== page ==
It seems that you still have same approach.
“From the point of view of state power, February was no more of a victory than Iran 1979 or Egypt in 2011. From the point of view of self-organization of the working class, February was way superior to Iran or Egypt, since there was no creation of organs of dual power in the latter cases. Any gains achieved in those situations (in terms of democratic rights or opening for revolutionary ideas) should of course be defended.”―26 Feb
You are adding “From the point of view of state power”and repeated the words several time. Does it mean the change of the class character of the state? And if there is no change of the class character of the state, it cannot be a victory?
And you talked and repeated that as if we argued that “the ascension of different bourgeois forces to state power (the Islamic fundamentalists in Iran, the Muslim Brotherhood in Egypt) is ‘victory’. No, that was not our argument and not what we call ‘victory’and defend. We guess that you and we put different meaning in the term ‘victory’or you make a straw man argument.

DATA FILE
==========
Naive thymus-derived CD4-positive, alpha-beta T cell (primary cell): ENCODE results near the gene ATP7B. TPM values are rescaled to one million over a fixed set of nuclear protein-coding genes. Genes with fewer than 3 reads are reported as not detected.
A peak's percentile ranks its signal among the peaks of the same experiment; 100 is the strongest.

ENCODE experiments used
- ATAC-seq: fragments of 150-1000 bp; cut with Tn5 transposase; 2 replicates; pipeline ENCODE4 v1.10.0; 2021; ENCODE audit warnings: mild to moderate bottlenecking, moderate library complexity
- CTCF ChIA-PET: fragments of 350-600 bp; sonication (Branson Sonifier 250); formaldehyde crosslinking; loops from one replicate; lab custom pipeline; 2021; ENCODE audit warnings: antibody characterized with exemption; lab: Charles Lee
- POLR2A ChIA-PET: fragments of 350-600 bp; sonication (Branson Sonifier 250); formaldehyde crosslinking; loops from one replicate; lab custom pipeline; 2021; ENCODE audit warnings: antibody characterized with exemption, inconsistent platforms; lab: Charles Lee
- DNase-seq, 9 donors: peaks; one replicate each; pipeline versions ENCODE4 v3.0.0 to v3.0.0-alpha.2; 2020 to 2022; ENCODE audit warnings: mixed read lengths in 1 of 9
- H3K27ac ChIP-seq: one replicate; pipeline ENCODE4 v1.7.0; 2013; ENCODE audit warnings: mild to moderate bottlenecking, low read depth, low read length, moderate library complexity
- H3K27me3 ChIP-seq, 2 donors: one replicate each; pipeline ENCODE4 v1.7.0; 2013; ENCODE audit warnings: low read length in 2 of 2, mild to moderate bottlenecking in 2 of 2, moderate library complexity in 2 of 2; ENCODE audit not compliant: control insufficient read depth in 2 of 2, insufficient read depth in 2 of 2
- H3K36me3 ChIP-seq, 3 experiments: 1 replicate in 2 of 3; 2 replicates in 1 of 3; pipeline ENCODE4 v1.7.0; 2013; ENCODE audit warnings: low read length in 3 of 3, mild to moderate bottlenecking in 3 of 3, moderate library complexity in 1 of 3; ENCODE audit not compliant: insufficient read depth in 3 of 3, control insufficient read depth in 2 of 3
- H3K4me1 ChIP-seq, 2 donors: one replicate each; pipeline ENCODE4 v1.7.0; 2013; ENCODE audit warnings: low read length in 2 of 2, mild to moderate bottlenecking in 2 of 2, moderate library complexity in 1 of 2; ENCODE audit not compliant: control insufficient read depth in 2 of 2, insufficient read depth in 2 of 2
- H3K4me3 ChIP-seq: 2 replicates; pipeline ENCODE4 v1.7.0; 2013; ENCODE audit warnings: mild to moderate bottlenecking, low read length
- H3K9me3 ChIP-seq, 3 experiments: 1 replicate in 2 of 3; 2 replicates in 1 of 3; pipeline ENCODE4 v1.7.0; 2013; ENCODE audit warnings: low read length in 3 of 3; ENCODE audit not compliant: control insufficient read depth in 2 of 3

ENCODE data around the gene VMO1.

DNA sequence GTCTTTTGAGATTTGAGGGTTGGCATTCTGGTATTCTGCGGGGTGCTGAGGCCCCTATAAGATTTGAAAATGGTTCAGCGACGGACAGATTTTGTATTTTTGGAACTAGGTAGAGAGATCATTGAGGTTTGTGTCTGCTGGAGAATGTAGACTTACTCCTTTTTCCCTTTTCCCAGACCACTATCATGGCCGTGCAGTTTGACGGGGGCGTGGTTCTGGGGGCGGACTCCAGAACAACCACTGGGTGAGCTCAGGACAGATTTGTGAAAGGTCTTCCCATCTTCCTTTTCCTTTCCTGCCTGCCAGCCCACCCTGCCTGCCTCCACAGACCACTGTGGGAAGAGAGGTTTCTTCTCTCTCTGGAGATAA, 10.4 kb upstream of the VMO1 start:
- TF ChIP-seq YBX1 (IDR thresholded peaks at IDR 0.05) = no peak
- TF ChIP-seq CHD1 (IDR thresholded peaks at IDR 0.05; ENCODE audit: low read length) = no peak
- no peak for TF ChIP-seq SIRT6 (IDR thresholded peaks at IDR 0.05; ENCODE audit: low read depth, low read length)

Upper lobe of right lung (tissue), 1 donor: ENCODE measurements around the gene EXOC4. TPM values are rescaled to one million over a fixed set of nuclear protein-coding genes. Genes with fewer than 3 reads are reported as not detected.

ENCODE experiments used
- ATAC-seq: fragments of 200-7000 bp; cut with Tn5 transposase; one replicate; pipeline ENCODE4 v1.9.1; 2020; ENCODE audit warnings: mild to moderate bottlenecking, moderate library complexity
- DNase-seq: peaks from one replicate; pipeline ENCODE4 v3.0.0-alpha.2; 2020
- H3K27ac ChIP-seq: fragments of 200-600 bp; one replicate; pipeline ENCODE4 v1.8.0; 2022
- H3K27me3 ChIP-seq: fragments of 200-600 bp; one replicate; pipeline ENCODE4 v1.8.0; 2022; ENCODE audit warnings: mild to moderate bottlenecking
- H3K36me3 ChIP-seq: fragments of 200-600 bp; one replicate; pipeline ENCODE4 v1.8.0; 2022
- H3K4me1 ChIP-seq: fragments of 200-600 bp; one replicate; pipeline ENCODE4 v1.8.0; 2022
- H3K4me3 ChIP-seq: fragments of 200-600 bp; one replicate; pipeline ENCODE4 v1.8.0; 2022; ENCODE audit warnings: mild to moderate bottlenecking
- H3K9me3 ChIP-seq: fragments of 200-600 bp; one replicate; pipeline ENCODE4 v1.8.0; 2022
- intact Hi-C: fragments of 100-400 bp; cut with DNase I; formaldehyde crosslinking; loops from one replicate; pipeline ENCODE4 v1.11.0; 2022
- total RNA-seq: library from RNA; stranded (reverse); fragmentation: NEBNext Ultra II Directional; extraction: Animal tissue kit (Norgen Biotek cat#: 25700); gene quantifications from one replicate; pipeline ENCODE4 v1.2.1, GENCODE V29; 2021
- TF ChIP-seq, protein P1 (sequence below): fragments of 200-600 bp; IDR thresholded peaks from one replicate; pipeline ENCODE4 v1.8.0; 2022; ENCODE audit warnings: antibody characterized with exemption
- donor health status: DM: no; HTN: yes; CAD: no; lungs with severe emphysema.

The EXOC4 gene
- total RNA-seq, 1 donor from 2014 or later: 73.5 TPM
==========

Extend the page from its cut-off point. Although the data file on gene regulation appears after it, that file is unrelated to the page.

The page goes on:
“As you know what we call victory is that Czar’s old regime was overthrown, the army changed their loyalty from Czar to Soviet, workers’and soldier’s Soviet was built and it had real power, so dual power situation was risen, Bolshevik rapidly grown on the legal and mass base, and most of all it gave the subjective and objective situation to overthrow capitalist system as a whole.”―Bolshevik EA, 7 Dec
Most of all, the historical events gave the subjective and objective situation to overthrow capitalist system as a whole to the working class. In Russia which had the revolutionary leadership, they achieved the final victory, while Egypt and Iran could not. We believe that they were significant chances for us which never could be dismissed.